There was a strict policy in the dorm regarding cooking inside the rooms since it was a fire hazard. Krishnan decided to defy this rule and the fact that he could be caught and reprimanded did not stop him. He was successful, concealing his plan, but then one day he forgot to turn off the stove, and the room began to smoke. The authorities figured out what he had been up to, and well, that was the end of his planned meals.

In the meantime, his studies at Wharton went well. He had an astute mind, a beaming, winning smile, and he was very quick at grasping complex concepts. He was always excited by novel ideas, was able to think outside the box, and soon the faculty at Wharton noticed this young man, who had sacrificed a lot to come to this country to do better and become a beacon for his family. The first commercial computer was being developed at UPenn back then, led by a woman named Dr. Grace Hopper. Dr Hopper was a United States Navy Rear Admiral and a pioneer of computer programming; she had worked on the Harvard Mark I computer and after meeting Krishnan, had wanted him to work with her.

Krishnan had to make some tough decisions. He desperately wanted to bring his family to the United States. His children were going to particularly good English medium schools in India, their grandparents were doting on them, and they were involved in a variety of cultural programs, music, dance, and the like. He knew in his heart that with the little money he was making, he could not afford to bring his children over at that time. But he desperately wanted his wife to be near him. He missed her very much, her smile, her pleasant and kind disposition, her cooking and musical talents. She had an undergraduate degree in mathematics from Kerala University, India with remarkably high credentials, and Krishnan thought maybe she could pursue her graduate studies at UPenn, get her doctorate degree, and eventually become a professor. He was daydreaming but determined to make it happen.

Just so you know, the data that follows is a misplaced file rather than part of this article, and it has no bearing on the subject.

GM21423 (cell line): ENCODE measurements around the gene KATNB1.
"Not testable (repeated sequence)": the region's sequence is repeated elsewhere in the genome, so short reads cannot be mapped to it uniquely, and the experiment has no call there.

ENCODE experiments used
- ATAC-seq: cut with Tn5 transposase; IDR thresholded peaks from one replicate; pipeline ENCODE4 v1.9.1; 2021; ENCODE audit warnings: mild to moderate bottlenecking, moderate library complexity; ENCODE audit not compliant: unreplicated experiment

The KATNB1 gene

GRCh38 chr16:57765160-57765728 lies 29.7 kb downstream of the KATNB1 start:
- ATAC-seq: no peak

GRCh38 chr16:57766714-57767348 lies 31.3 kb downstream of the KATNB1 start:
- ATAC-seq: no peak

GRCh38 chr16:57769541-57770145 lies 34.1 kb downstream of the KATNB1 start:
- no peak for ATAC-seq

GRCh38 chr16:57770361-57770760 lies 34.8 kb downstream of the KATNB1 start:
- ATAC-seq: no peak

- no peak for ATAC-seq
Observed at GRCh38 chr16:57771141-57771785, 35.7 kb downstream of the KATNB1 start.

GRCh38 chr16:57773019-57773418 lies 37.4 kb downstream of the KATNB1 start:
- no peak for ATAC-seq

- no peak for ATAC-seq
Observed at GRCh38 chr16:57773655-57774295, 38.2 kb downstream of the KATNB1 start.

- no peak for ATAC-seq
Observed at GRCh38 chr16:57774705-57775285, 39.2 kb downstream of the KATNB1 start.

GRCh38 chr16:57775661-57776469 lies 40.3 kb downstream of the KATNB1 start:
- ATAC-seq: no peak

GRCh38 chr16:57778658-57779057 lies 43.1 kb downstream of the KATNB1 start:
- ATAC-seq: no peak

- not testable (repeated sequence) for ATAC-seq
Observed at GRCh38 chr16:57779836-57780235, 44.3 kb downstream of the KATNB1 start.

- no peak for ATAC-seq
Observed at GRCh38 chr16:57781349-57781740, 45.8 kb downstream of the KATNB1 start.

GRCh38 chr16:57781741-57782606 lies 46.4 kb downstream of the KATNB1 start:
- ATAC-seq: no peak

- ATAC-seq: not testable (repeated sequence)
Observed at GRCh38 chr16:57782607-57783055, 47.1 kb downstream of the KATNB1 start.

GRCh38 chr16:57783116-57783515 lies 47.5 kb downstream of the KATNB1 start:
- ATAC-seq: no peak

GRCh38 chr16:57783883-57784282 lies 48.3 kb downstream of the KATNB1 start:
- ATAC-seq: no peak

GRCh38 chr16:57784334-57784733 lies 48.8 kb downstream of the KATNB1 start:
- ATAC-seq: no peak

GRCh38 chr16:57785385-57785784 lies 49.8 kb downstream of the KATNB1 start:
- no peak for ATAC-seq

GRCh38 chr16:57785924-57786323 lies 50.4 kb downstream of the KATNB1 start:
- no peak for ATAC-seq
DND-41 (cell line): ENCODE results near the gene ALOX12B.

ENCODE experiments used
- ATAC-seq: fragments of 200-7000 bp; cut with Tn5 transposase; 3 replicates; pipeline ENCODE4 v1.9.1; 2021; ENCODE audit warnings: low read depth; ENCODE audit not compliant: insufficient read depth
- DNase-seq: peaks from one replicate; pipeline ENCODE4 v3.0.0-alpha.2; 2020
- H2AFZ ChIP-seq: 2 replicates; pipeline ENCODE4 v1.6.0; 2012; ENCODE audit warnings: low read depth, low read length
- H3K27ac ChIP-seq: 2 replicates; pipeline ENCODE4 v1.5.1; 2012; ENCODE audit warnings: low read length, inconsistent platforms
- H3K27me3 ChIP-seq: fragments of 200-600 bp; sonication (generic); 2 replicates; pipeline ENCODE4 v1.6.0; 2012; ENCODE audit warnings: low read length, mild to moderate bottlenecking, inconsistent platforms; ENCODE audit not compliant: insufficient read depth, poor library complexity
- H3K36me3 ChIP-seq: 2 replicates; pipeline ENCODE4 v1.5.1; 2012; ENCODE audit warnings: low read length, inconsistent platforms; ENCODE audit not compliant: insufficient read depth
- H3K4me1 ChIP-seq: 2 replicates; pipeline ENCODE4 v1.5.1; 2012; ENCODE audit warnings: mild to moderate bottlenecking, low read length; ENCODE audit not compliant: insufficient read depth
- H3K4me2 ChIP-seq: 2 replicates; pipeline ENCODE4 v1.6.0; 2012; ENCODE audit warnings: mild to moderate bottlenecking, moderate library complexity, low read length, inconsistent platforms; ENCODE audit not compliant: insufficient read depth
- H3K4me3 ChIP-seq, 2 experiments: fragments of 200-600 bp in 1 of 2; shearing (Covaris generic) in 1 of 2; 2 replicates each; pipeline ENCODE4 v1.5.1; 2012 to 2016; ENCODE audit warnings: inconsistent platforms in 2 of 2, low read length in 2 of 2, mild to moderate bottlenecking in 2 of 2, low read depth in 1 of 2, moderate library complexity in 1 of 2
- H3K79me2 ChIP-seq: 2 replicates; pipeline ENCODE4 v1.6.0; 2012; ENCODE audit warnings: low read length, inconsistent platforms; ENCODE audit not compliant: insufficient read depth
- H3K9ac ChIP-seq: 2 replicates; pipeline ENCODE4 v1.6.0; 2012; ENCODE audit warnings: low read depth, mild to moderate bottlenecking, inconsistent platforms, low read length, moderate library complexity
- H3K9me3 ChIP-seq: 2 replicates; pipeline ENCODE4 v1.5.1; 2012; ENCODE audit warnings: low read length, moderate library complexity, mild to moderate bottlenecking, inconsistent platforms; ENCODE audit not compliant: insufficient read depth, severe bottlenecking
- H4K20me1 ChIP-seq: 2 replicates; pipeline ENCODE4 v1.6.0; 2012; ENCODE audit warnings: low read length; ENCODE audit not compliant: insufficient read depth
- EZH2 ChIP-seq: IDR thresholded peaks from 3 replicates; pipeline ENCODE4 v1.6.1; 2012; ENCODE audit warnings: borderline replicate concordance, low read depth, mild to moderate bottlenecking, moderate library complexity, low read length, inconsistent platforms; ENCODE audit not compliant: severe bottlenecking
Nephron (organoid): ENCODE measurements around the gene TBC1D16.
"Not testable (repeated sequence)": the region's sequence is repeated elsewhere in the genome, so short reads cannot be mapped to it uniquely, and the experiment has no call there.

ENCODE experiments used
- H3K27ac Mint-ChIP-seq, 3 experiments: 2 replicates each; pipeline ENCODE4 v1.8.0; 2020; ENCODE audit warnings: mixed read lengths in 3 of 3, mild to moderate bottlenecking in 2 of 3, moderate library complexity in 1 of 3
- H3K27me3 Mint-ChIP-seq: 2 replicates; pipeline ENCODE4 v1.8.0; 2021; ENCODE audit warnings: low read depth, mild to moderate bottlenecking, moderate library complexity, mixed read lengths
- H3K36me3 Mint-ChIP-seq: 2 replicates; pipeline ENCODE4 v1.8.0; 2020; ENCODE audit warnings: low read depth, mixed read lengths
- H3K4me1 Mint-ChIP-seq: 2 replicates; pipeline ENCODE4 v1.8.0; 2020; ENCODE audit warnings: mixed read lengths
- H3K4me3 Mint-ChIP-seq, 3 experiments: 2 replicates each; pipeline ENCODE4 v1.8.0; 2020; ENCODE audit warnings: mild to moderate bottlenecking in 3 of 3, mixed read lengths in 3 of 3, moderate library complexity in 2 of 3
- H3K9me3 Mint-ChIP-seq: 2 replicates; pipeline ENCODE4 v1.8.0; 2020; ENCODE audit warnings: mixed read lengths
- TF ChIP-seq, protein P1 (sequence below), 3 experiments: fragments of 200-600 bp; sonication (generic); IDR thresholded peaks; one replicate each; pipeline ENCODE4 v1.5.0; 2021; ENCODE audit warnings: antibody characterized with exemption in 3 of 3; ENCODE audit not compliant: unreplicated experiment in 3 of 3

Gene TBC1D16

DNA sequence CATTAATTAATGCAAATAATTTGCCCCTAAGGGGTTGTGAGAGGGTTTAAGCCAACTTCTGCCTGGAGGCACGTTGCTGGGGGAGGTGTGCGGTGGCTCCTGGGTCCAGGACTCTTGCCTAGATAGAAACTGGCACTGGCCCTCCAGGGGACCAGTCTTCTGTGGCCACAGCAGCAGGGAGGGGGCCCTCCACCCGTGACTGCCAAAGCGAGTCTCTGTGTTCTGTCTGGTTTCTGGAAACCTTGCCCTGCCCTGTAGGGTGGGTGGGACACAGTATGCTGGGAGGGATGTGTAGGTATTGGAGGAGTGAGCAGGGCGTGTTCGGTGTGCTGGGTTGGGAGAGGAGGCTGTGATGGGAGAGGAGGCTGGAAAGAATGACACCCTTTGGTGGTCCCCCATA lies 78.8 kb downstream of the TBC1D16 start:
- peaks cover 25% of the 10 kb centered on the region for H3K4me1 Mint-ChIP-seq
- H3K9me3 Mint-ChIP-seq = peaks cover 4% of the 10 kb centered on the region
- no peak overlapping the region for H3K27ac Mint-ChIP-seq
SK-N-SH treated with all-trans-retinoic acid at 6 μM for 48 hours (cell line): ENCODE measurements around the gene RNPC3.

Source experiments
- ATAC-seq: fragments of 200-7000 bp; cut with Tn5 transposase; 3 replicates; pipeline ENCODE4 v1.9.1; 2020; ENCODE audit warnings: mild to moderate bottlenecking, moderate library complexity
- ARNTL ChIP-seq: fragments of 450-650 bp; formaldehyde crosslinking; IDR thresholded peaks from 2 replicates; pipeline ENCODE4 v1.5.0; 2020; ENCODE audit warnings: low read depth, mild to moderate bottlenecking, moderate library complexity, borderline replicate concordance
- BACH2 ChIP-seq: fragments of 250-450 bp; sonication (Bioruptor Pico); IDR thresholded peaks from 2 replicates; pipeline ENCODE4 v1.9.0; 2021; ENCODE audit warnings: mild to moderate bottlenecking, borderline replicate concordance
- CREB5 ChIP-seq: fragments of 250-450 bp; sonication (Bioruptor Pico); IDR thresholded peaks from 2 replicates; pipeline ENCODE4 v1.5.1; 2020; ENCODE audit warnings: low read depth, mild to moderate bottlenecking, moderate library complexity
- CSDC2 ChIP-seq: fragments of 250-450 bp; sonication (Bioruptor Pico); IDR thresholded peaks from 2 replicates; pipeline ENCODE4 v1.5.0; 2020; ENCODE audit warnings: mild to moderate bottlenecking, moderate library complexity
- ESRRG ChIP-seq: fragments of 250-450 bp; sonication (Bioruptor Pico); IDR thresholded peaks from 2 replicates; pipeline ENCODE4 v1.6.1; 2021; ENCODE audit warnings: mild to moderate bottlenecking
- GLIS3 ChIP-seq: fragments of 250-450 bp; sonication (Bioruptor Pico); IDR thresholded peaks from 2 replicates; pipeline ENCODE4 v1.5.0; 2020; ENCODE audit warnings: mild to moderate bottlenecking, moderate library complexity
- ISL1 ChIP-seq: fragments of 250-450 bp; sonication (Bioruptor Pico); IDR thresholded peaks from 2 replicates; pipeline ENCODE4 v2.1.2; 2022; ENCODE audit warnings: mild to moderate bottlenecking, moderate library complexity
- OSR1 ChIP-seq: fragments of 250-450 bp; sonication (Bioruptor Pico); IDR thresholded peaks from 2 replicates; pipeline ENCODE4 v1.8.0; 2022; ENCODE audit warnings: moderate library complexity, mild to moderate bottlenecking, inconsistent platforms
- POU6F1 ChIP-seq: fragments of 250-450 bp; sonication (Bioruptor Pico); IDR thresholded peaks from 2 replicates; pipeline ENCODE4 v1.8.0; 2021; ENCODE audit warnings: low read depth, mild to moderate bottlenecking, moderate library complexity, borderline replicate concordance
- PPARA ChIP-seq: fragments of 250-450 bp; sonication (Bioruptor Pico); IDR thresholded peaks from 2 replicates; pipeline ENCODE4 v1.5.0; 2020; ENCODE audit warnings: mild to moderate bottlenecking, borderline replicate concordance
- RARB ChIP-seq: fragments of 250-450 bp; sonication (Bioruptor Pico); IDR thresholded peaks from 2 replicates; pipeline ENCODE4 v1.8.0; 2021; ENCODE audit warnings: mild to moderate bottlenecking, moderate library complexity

Getting a job and staying on in the US was tougher even after Krishnan finished his MBA. The conditions of the Fulbright scholarship stipulated that people who came to the US under the scholarship must return to their home country, live there for at least a year, and then reapply for a visa. Senator J. William Fulbright, who started this program to benefit developing nations around the world, wanted these scholars to serve their motherland. It was a good thing in principle, but for Krishnan, it would have been the opposite of what he wanted. Luckily for him, his friendship with Dr. Grace Hopper helped. She was able to use her influence to get him an immigrant visa without having to go back to India.